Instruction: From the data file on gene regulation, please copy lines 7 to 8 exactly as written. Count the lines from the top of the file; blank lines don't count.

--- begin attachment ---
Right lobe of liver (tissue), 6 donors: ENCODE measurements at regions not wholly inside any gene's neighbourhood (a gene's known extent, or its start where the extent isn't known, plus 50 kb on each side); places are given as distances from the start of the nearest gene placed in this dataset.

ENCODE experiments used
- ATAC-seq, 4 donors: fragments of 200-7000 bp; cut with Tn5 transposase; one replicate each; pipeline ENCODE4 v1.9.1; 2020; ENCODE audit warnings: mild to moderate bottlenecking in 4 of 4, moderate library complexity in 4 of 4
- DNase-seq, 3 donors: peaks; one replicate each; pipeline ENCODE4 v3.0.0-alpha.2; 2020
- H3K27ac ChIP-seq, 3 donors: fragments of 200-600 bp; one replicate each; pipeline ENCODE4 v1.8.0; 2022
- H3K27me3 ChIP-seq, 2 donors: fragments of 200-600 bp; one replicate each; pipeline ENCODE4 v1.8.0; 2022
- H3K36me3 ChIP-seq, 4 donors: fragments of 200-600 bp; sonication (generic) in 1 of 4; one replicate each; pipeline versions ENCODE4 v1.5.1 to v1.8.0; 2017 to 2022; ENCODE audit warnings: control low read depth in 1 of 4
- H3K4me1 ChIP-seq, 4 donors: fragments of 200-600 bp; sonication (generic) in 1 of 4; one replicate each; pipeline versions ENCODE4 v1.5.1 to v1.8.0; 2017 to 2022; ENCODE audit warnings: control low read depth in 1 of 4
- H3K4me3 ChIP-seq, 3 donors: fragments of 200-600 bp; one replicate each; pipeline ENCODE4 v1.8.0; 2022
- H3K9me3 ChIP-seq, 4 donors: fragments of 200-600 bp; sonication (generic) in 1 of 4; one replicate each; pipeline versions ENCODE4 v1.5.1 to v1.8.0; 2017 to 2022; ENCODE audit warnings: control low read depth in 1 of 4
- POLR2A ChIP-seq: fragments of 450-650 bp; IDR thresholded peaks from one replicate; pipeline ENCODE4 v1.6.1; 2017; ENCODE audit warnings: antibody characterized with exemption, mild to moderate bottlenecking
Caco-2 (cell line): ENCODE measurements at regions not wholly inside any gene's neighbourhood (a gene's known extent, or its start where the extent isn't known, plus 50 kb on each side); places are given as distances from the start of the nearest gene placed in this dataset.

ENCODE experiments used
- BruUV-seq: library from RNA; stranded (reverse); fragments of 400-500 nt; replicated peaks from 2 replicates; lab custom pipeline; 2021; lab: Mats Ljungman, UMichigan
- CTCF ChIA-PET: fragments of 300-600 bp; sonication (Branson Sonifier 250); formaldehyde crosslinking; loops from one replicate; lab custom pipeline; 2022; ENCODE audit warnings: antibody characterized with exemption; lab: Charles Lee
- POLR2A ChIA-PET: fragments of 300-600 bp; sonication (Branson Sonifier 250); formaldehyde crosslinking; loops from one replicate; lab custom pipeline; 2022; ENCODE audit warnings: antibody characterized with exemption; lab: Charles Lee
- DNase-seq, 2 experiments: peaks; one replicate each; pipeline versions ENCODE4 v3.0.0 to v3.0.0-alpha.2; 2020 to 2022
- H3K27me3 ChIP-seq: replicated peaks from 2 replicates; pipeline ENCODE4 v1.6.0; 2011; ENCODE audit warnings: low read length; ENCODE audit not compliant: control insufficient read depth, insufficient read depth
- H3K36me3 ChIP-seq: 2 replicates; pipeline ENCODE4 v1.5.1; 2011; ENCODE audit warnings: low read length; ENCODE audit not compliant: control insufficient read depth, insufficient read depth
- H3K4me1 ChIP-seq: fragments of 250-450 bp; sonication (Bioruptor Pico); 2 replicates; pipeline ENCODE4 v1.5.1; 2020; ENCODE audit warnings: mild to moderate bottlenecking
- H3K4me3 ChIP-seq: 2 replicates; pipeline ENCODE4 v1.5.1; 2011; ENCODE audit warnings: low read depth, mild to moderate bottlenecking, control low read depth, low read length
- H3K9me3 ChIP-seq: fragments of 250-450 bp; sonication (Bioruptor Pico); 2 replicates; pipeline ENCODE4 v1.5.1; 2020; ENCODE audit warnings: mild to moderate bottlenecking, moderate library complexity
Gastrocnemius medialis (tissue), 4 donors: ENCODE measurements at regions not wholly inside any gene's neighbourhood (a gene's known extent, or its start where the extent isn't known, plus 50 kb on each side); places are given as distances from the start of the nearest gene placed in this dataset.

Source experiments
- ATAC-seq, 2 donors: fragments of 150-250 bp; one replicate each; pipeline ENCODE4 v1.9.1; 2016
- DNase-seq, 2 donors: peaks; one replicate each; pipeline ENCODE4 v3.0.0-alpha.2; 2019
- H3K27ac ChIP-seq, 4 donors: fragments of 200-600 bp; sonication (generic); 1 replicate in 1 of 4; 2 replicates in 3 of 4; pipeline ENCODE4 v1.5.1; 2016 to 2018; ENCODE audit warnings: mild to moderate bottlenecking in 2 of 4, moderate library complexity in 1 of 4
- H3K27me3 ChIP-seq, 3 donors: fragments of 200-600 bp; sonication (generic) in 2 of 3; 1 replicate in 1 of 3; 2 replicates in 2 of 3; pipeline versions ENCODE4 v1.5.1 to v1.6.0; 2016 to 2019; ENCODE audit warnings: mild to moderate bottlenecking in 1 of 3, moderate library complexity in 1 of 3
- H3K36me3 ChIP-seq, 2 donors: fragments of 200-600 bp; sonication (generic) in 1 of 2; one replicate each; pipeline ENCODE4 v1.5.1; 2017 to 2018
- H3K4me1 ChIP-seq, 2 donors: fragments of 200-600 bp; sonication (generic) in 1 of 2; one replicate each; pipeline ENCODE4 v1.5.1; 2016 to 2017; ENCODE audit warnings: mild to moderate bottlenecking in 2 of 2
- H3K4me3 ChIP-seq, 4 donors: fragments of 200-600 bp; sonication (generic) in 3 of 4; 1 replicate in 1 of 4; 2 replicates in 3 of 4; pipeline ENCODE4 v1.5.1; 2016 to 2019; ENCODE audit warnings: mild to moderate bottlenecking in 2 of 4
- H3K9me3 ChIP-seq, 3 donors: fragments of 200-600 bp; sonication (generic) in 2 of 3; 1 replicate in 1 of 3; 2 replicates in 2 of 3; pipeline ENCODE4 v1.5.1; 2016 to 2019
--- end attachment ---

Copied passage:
- H3K36me3 ChIP-seq, 4 donors: fragments of 200-600 bp; sonication (generic) in 1 of 4; one replicate each; pipeline versions ENCODE4 v1.5.1 to v1.8.0; 2017 to 2022; ENCODE audit warnings: control low read depth in 1 of 4
- H3K4me1 ChIP-seq, 4 donors: fragments of 200-600 bp; sonication (generic) in 1 of 4; one replicate each; pipeline versions ENCODE4 v1.5.1 to v1.8.0; 2017 to 2022; ENCODE audit warnings: control low read depth in 1 of 4